It’s no secret that Eddie Manion is a great saxophone player. But I never realized how versatile he was until I saw him and Joe Grushecky present a duo show at The Saint in Asbury Park in April. Manion sang and played keyboards in addition to playing his sax.
He has another skill, too, I learned last week when, early in a phone interview with him, he mentioned that he had been up all night, writing a string arrangement for his upcoming solo album.
“When you write for strings,” he said, “you’ve got to write it right. When you bring string players into the studio, everything has to be written perfectly. Horn players, you can adapt, and say, ‘Change this’ and ‘Change that.’ Strings players, it pretty much has to be on the page.”
Manion will team with Grushecky for acoustic duo sets at the Turning Point Cafe in Piermont, N.Y., June 26 (visit turningpointcafe.com), and at the Rockland-Bergen Music Festival at German Masonic Park in Tappan, N.Y., June 27 (visit rocklandmusicfestival.com).
Also, Grushecky and his band the Houserockers, featuring Manion, will be at the Wonder Bar in Asbury Park, July 18; visit wonderbarasburypark.com.
A Lakewood native, Manion has been a longtime member of Southside Johnny’s Asbury Jukes, toured and recorded with the E Street Band, and worked with Diana Ross, Robert Cray, Gary U.S. Bonds and countless others. When he joined Steven Van Zandt’s Disciples of Soul band in the early ’80s, Van Zandt nicknamed him “Kingfish”; he is still sometimes called that to this day.
He lives in Pittsburgh now, which happens to be Grushecky’s hometown. He says he met Grushecky through living there, and also through a few occasions over the years when they played together with Bruce Springsteen. After the E Street Band wrapped up its last tour, in May 2014, Manion has been joining Grushecky’s band, the Houserockers, at their shows.
The duo project, says Manion, “is just something we talked about. I’ve been recording with him, off and on, for the last six years: We recorded some things with the Houserockers with a saxophone. It kind of grew out of that.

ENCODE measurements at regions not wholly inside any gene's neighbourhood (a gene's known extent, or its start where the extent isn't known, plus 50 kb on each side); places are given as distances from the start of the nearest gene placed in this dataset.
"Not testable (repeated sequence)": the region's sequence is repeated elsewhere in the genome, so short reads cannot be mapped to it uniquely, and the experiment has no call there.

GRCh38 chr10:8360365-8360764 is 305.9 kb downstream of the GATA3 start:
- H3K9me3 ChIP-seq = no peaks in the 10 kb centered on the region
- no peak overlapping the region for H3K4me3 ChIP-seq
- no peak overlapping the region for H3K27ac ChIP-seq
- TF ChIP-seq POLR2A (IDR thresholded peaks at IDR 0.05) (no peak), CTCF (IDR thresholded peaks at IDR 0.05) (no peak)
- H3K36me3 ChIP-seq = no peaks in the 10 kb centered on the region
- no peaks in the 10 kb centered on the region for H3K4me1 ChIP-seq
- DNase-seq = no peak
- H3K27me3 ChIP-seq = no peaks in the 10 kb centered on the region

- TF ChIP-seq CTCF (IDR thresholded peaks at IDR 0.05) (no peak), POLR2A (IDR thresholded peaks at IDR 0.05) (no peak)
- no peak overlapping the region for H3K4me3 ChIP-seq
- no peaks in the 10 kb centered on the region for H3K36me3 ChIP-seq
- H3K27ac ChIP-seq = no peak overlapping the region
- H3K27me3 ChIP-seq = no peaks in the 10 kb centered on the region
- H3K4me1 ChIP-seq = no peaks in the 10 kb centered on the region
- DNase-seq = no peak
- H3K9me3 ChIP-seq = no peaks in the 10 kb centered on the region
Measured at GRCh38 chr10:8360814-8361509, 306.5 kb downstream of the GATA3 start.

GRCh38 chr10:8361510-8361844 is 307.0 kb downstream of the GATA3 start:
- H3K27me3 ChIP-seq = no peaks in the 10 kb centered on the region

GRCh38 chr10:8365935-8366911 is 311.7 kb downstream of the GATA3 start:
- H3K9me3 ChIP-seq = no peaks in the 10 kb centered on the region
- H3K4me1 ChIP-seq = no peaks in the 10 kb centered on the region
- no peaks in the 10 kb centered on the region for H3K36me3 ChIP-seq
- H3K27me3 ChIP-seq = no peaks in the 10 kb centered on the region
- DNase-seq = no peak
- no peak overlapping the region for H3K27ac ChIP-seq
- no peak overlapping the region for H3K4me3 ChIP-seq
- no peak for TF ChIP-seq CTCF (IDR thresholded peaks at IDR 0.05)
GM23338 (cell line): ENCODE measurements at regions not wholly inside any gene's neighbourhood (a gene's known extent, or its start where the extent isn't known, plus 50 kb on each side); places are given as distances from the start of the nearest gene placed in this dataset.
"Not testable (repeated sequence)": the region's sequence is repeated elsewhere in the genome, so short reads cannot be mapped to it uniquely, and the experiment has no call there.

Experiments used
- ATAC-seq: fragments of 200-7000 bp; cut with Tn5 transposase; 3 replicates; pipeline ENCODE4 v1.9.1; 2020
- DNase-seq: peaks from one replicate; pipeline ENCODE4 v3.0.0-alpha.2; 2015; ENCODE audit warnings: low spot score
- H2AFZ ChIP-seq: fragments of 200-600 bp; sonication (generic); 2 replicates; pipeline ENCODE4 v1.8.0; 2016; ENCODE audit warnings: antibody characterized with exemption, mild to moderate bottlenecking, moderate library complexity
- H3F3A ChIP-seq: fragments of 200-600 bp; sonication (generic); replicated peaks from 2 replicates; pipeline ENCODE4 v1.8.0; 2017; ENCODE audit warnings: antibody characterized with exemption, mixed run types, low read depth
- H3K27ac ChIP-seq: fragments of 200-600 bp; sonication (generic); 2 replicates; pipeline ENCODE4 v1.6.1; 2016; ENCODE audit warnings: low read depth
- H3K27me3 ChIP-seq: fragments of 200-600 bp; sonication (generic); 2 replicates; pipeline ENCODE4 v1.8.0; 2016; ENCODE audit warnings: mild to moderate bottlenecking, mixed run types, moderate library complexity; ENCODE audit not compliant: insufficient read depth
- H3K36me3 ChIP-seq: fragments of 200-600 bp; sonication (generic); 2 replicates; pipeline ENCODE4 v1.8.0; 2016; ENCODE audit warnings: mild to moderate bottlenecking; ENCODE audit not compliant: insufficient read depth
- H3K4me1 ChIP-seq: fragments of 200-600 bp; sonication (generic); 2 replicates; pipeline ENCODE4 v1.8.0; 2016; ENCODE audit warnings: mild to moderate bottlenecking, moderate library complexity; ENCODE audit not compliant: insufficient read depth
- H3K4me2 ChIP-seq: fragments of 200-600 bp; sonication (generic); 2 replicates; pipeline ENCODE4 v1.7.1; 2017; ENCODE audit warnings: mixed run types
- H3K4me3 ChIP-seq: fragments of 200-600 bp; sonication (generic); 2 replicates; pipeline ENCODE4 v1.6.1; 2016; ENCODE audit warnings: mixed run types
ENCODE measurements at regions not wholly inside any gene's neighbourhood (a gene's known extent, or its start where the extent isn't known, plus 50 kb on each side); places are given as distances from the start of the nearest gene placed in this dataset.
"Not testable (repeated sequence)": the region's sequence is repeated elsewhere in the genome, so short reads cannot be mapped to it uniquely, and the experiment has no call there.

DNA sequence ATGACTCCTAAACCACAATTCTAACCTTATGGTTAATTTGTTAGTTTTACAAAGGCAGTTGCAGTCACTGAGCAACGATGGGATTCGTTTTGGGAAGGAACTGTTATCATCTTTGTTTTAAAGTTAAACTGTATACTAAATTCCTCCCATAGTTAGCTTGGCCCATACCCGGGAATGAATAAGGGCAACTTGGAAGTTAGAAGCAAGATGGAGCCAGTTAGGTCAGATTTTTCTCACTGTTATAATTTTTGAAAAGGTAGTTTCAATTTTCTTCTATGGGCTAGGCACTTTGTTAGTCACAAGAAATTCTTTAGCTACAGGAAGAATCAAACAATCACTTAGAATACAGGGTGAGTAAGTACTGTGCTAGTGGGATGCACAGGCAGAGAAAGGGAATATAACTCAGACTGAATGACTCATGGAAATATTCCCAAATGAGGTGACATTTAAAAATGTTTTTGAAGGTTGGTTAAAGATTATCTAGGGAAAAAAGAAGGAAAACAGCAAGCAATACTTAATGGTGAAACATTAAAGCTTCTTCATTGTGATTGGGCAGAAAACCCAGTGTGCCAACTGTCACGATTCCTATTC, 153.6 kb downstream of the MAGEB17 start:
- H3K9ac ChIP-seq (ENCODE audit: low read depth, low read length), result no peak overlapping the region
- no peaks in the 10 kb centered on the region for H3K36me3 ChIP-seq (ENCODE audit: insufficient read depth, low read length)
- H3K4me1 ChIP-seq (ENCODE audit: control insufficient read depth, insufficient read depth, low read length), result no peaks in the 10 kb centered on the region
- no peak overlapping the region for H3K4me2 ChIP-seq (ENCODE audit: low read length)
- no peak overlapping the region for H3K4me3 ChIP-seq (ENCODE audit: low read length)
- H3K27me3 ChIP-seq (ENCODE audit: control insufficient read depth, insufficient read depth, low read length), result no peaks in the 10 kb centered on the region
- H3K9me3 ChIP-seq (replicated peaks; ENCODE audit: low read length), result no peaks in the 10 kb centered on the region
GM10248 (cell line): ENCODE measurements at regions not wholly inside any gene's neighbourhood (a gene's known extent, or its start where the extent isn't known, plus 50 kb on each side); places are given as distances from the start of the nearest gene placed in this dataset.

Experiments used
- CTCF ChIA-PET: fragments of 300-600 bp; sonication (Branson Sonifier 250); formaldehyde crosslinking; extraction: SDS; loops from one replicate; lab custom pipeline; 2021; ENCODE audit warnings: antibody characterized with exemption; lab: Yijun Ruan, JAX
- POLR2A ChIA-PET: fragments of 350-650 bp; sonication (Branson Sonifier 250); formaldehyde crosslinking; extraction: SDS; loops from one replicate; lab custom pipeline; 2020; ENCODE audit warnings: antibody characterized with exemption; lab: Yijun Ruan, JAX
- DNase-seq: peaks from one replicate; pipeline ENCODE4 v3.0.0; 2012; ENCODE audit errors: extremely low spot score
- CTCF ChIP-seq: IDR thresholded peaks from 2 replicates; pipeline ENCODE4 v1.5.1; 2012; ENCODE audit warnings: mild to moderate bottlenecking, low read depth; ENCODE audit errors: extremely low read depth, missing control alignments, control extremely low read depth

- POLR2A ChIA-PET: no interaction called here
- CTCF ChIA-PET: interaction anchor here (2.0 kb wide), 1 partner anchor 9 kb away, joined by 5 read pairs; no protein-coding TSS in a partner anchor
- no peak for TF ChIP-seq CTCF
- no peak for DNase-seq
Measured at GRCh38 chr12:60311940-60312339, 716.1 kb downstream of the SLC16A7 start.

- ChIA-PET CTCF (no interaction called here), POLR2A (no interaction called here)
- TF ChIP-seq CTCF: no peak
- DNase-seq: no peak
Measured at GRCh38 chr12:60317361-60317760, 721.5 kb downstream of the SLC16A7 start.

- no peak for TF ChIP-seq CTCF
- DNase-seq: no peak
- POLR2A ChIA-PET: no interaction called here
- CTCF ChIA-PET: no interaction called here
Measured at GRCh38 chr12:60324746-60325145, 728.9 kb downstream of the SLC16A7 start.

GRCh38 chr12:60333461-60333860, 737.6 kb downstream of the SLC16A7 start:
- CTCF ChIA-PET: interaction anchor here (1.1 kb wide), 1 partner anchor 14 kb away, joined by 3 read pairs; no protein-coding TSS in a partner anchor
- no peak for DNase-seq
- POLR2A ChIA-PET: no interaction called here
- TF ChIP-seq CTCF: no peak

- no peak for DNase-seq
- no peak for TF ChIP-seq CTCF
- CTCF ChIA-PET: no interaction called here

“It works so well since Joe is such a great songwriter. It’s just a pleasure; when you have a lot of good songs, it kind of brings the best out of you.”
Manion’s other main project, at the moment, is completing his second solo album. As opposed to his first album, 2004’s Follow Through, which featured both instrumentals and songs with vocals, this one will be purely instrumental.
“I just wanted to do a recording that sounds like what I sound like,” Manion says. “I have different solos on different records over the years, but I don’t really have a whole album of me on saxophone, that’s like, ‘This is what I sound like.’ ”
He says he hopes to release it by the end of the year. “I’m having so much fun recording it. I’m taking my time. It’s a lot of work. I have strings on some things, and a gospel choir on a few things.”
He says he hopes to also make a duo album with Grushecky, eventually.
At the Saint, their setlist included some Grushecky songs that are regularly performed at Houserockers shows, such as “Pumping Iron,” and “I Still Look Good (for Sixty),” and others that aren’t, like “When the Crows Go Crazy.” There were also covers, including a transcendent take on Van Morrison’s “Tupelo Honey,” and a celebratory show-closing version of the Jukes classic, “I Don’t Want to Go Home.”
“That was one of the first time we did the acoustic thing, and we’re probably going to refine the set here and there,” said Manion. “We took notes on what worked, what didn’t work.”
Manion first played with the E Street Band in 1976, when Springsteen added the Jukes’ horn section for a portion of the Born to Run Tour. Manion also played on Springsteen’s Tunnel of Love Tour in 1988, and with Springsteen’s Seeger Sessions Band in 2006. After the death of Clarence Clemons in 2011, Manion and Clemons’ nephew Jake have shared saxophone duties.
“I have so much respect for Clarence Clemons,” he says, “and the great thing about playing with Bruce is, I’m a fan, and I love his music, and it’s just so easy for me to work with him, because I like the music so much. It’s been a part of my whole life, in some way or another.”
He and Clemons were friends, he says, adding that in a sense, they grew up together.
“I’ve known Clarence since 1975, so we kind of shared a lot of history, and, as far as horn players, I think I’ve played with Clarence probably more than anybody in the world, as far as live shows. I have a deep respect for his playing, as he had for mine. And we have the same roots. We grew up listening to rock ‘n’ roll and R&B in the ’50s and the ’60s, and I think it shows in both of our playing.”
Their shared saxophone influences, he says, include “King Curtis and Junior Walker, people like that. Illinois Jacquet. All the way back to the great horn players — the Texas tenors, and great jazz players like Lester Young, Ben Webster.”
When he and Clemons would do a show together, he says, “We’d talk about music all the time. We had a lot of conversations about who our heros were, and influences. From being in the Jukes back then, in 1976, we would get together all the time and talk about mouthpieces and saxophones. And when we were on the road, we would play poker up in his room. He still owes me a couple of bucks!”
Manion and Grushecky’s set at the Rockland-Bergen Music Festival will be at 2:25 p.m. June 27. The festival takes place June 28 as well; other acts scheduled to perform over the two days include Shawn Colvin, John Sebastian, David Johansen, Willie Nile and Garland Jeffreys. Visit rocklandmusicfestival.com.